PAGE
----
5 ways you can attract and retain millennials

Millennials are a different breed, but like it or not they’re going to make up a growing percentage of your workforce. So how do you get the best out of them?

It’s predicted by 2020 that millennials will make up more than half of the global workforce, so you’d better get used to them.

Smart employers will start to change their business to attract and retain the best and brightest of them.

Here’s five ways you can.

1. Workplace culture

Two in three millennials expect to leave their current job by 2020, according to Deloitte.

While millennials are prone to change jobs more quickly and seek new experiences, there are ways you make them stick around longer.

Create a culture where they wouldn’t want to be anywhere else.

Of course, this isn’t built overnight, it takes time – and it’s not just Friday night drinks, a table tennis table or a PlayStation in the break room.

It’s about having shared ideals, a common purpose and creating an environment where employees feel valued.

Millennials want an environment where they can voice their opinion and feel like they’re contributing to meaningful work.

If you can strike a balance between allowing employees to show their personalities and have fun in the workplace, while achieving results, your ‘youngsters’ will be content.

2. Feedback, Recognition and Rewards

When it comes to feedback, millennials prefer it frequently and honestly.

A regular coffee catch up where you can have a quick and frank discussion is the ideal way to carry out a performance review for a millennial.

Surprisingly, when it’s comes to motivation, it’s not always about bonuses. Yes, a higher salary may keep millennials satisfied, but investing back in their skills and development is just as rewarding.

You don’t need grand award ceremonies to win over millennials either. It’s about finding regular and small ways to show that you value them.

Think about just shouting them a coffee, lunch, or even just telling them if they’re knocking it out of the park.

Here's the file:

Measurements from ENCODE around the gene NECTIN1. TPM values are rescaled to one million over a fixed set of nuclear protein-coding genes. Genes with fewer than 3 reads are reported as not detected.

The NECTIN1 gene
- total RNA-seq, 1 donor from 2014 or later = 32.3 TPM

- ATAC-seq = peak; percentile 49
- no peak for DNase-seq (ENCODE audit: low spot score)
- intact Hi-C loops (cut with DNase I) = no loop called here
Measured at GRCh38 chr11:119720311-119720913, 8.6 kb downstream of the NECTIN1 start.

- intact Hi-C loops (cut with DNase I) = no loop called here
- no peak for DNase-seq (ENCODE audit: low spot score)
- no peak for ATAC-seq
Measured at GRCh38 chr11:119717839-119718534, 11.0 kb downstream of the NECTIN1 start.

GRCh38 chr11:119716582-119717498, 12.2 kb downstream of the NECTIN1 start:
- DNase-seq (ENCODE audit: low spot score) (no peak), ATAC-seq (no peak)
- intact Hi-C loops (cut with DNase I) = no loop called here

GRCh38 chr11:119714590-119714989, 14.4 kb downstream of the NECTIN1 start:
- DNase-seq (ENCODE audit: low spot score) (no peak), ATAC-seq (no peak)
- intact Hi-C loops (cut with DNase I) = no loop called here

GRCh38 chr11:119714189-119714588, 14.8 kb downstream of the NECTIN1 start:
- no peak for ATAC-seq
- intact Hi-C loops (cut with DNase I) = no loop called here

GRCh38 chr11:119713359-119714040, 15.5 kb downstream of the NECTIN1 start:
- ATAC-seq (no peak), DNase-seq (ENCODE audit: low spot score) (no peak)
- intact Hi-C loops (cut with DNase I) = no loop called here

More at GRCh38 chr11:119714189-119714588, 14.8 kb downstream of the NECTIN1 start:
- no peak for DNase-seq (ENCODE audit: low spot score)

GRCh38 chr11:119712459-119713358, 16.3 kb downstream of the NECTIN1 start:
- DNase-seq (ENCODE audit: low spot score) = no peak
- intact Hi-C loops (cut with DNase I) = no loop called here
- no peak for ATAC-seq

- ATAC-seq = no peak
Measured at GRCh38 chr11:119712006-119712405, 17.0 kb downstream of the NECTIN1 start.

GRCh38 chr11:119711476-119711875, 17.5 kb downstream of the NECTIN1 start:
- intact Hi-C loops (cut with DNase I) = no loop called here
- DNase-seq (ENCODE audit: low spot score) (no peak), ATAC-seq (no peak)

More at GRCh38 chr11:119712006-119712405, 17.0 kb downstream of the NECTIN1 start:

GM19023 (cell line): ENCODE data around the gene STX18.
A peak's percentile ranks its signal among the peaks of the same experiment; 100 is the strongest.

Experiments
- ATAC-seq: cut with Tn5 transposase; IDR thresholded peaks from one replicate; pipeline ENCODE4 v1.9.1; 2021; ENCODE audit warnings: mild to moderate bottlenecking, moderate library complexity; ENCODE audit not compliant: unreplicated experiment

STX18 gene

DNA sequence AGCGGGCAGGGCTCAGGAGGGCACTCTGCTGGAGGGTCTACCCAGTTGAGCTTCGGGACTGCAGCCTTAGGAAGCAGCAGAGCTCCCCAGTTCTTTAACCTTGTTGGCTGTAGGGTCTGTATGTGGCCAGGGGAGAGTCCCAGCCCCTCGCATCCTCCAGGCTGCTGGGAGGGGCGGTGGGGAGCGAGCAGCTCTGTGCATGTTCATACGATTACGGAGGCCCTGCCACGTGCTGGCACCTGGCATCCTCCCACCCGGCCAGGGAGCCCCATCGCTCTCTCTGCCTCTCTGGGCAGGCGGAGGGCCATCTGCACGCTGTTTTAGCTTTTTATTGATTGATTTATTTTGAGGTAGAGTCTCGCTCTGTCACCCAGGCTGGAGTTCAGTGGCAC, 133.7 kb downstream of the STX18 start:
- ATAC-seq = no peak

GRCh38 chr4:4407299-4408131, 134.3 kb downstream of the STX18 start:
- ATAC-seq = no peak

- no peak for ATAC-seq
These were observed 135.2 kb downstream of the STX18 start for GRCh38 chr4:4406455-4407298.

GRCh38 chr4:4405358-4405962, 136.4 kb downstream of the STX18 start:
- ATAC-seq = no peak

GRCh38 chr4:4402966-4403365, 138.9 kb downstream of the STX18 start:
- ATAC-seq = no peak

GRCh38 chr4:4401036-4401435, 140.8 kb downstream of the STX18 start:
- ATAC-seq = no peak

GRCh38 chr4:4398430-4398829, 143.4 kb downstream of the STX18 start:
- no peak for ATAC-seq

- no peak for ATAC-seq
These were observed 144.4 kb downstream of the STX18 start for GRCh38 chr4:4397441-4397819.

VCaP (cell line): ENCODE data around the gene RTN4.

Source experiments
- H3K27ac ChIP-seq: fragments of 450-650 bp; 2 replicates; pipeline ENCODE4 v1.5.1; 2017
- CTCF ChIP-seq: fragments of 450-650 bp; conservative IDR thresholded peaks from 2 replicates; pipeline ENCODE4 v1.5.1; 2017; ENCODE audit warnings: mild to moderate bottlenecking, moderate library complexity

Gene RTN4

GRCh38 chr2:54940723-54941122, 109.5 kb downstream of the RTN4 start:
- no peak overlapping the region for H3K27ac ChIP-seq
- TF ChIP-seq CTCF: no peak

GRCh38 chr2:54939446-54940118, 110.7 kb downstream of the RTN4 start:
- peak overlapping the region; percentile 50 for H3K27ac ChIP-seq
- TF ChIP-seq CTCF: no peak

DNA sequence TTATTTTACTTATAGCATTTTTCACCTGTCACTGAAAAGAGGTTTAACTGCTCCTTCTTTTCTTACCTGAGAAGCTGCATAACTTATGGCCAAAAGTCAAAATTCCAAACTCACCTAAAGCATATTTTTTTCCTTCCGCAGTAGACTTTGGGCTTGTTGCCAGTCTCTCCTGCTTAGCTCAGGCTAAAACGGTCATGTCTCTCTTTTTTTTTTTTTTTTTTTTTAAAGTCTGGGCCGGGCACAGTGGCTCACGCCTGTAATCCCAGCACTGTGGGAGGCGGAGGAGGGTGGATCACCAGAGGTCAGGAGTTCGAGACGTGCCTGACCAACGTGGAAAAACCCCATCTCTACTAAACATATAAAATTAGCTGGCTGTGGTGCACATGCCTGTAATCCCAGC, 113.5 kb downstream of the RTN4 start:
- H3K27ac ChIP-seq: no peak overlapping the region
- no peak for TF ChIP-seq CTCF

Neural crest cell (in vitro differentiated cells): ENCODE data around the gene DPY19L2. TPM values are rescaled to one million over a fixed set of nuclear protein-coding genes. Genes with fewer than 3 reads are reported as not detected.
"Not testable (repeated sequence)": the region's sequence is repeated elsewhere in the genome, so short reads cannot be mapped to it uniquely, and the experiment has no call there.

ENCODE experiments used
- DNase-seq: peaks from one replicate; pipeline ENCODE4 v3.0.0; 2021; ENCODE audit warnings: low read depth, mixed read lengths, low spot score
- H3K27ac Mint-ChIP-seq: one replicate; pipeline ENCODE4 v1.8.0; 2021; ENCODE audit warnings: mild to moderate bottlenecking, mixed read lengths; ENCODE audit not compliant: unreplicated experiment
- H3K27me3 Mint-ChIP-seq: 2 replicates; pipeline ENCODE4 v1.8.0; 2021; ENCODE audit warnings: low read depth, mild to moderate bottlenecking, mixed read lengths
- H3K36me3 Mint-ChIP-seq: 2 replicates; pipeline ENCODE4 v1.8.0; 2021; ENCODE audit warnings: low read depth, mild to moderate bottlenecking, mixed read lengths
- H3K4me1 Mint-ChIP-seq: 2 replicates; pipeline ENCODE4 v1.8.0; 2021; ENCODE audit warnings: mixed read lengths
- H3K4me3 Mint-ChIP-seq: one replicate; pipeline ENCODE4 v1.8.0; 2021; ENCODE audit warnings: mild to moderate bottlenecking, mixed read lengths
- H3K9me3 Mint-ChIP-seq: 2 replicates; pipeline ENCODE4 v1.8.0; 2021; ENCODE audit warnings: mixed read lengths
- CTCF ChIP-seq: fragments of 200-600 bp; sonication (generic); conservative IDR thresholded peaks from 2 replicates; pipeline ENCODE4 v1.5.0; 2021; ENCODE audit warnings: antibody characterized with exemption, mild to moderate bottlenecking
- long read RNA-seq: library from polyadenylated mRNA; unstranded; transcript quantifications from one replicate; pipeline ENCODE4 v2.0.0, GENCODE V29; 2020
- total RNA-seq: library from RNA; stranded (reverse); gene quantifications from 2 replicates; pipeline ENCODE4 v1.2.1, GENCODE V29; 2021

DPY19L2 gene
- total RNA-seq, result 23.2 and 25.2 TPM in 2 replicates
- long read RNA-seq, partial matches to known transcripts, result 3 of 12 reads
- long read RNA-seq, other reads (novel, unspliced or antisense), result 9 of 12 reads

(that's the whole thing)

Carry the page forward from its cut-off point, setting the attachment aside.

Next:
3. Flexible working arrangements  

Millennials crave flexibility.

They love having the option to work anytime, anywhere or be in control of their work hours.

Of course this isn’t feasible for all types of businesses, so it’s about offering an arrangement that suits both parties.

It could be the ability to work flexible hours, work from home or even offering the odd rostered day off.

Work-life balance is a key measure of job satisfaction for millennials, so offering some degree of flexibility is a great way to makes sure they’re both satisfied and productive at work.

4. ‘I can handle it’

Do you like working with somebody looking over your shoulder the whole time? Do you like driving while somebody in the back seat offers helpful advice?

Probably not, and neither do millennials.

They the crave autonomy to do their jobs and do them well.

This doesn’t necessarily mean throwing them in the deep end when it comes to work, it means teaching them how to do something the right way and then having the trust in them to do the work.

Ultimately, millennials want a mentor, not a micro-manager.

Deloitte found that 94 percent of millennials with a mentor feel that they provide ‘good advice’ and 91 percent felt that their mentor was ‘interested in their personal development’.

If you can get that balance right between challenging and guiding your millennials, you’ll create a positive workplace environment.

They’ll be eager to genuinely contribute – and that’s great for business.

5. Aligning purposes

For most millennials, business should be about more than just about maximising profit.

87 percent of millennials surveyed in The Deloitte Millennial Survey 2016 believed that “the success of a business should be measured in terms of more than just its financial performance”.

If you want to retain your ‘young stars’, it’s crucial to align with their values and openly communicate this. But what are they?

There are five areas where millennials believe businesses’ sense of purpose should be far greater than they currently are.

  • Improving skills
  • Income
  • Job satisfaction levels of employees
  • Creating jobs
  • Providing goods and services that make a positive impact on consumer lives

So, what’s your business’ purpose?

If there isn’t a focus on your people, your customers or your wider community then that’s not going to go down too well with millennials.

It wouldn’t hurt to include your millennials in this process, either.

It turns out that millennials are deeper than their Instagram profiles would suggest, and with millennials making up more and more of your workforce it’s time you look deeper if you want to attract and retain the best of them.